Amazon: The Everything Store – A Review via Value Investment Institute
When we examine the investment case for any company we must think of competitive threats. Amazon is increasingly mentioned as potential competition for businesses as diverse in range from credit cards to dental products. Brad Stone’s 2013 tome gives a tremendous insight into a company many regard as scarier than the bogey man.
It is hard to believe that Jeff Bezos founded Amazon in just 1994. With revenues of over $70 billion and a market value of over $130 billion today, its success has been so vast that the lexicon of modern finance has been expanded to accommodate a new verb – to be “Amazoned” is to have one’s business model displaced by the online phenomenon. I admit to being both fascinated and (as an investor) terrified by Amazon. So I decided to read Brad Stone’s, “The Everything Store“. It’s an excellent read, the main observations from which, as I see them at least, I will summarise below.
Stone recalls a discussion he had with Bezos as he sought the founder’s cooperation with the project. Bezos asked how Stone would handle the “narrative fallacy” – a tremendously insightful question (reminiscent of Daniel Kahneman). The story behind Bezos’ and Amazon’s success is very complex. Bezos was an extremely gifted child (his mother clams he disassembled his crib with a screwdriver at aged three), whose family nurtured his talents and who attended a school program for gifted children. I have little doubt that even if Amazon never came to be, Bezos would have achieved great success in some other endeavour. Amazon, on the other hand, could easily have vanished before we ever came to know it. A few examples here indicate this point. It was seemingly at hedge fund D.E. Shaw that Bezos began to understand the extent of the potential of the Internet for new business opportunity. It was then Bezos decided to leave to start Amazon.com. Had Bezos not worked at D.E. Shaw, Amazon as a concept may never have been conceived. It is clear that Wal-Mart or Barnes & Noble could have strangled Amazon at birth had either management team had such an inclination (incidentally Amazon acquired various companies having seemingly employed such strangulation practices to submit its target). Perhaps the reluctance, commonplace amongst corporate managers, to impair one’s own profitability, even for relatively short periods, may in-part explain why such a scenario never played out. Also, interestingly, Amazon seemed to come perilously close to bankruptcy in 2000 – a burning cash, it managed to issue a $670 million convertible bond in early 2000 just before the market closed to tech companies as the TMT bubble burst.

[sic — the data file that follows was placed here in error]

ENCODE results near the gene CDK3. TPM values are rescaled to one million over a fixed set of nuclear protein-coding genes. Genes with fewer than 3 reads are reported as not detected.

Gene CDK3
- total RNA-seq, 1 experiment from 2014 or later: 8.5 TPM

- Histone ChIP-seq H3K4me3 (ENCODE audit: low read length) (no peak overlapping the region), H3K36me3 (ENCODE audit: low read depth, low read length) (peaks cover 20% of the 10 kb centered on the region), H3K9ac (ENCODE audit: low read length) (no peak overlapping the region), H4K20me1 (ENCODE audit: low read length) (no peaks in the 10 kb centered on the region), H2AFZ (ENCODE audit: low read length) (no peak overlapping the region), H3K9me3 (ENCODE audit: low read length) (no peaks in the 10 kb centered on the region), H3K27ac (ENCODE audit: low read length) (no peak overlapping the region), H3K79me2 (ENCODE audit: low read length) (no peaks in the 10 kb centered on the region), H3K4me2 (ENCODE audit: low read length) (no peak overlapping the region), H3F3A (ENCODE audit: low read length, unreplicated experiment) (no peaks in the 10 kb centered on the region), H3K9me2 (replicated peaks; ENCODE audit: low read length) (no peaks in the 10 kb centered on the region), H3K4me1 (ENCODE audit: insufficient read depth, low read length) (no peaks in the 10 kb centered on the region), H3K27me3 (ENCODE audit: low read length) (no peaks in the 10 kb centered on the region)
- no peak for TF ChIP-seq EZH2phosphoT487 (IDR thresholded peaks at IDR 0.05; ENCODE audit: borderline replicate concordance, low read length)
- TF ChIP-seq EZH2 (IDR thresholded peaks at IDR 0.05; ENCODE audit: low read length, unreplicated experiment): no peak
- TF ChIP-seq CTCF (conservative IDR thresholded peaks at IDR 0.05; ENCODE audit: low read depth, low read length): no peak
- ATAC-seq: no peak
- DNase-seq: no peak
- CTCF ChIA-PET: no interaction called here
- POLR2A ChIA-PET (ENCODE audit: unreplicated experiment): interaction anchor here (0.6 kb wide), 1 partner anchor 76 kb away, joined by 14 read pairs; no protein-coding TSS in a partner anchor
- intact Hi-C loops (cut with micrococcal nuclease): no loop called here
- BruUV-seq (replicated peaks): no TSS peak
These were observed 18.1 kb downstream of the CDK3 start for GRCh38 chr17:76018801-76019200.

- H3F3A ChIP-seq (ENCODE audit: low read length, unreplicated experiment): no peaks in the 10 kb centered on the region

Bezos appears to be quite a unique individual: intellectually gifted with an irrepressible drive and a seemingly volcanic temper. He seems to have an almost instinctive opposition to conventional thinking and abhors inefficiency. However I can’t help but notice one trait that appears in common with Howard Schultz (Starbucks), Sam Walton (Wal-Mart), Ray Kroc (McDonalds) and seemingly every successful entrepreneur I read about – an unshakeable belief in the project, even in the face of seemingly impossible odds. Bezos informed his family, the earliest investors in Amazon, that the company had a 70% chance of failure (he was still far too optimistic in this assessment in my opinion).
At the end of October, the value investor Mohnish Pabrai gave a presentation and took part in a Q&A session at Boston College and Harvard Business School on the Uber Cannibal Investor Framework, which he has developed over the past decade. Uber Cannibals are the businesses “eating themselves by buying back their stock,” the value Read More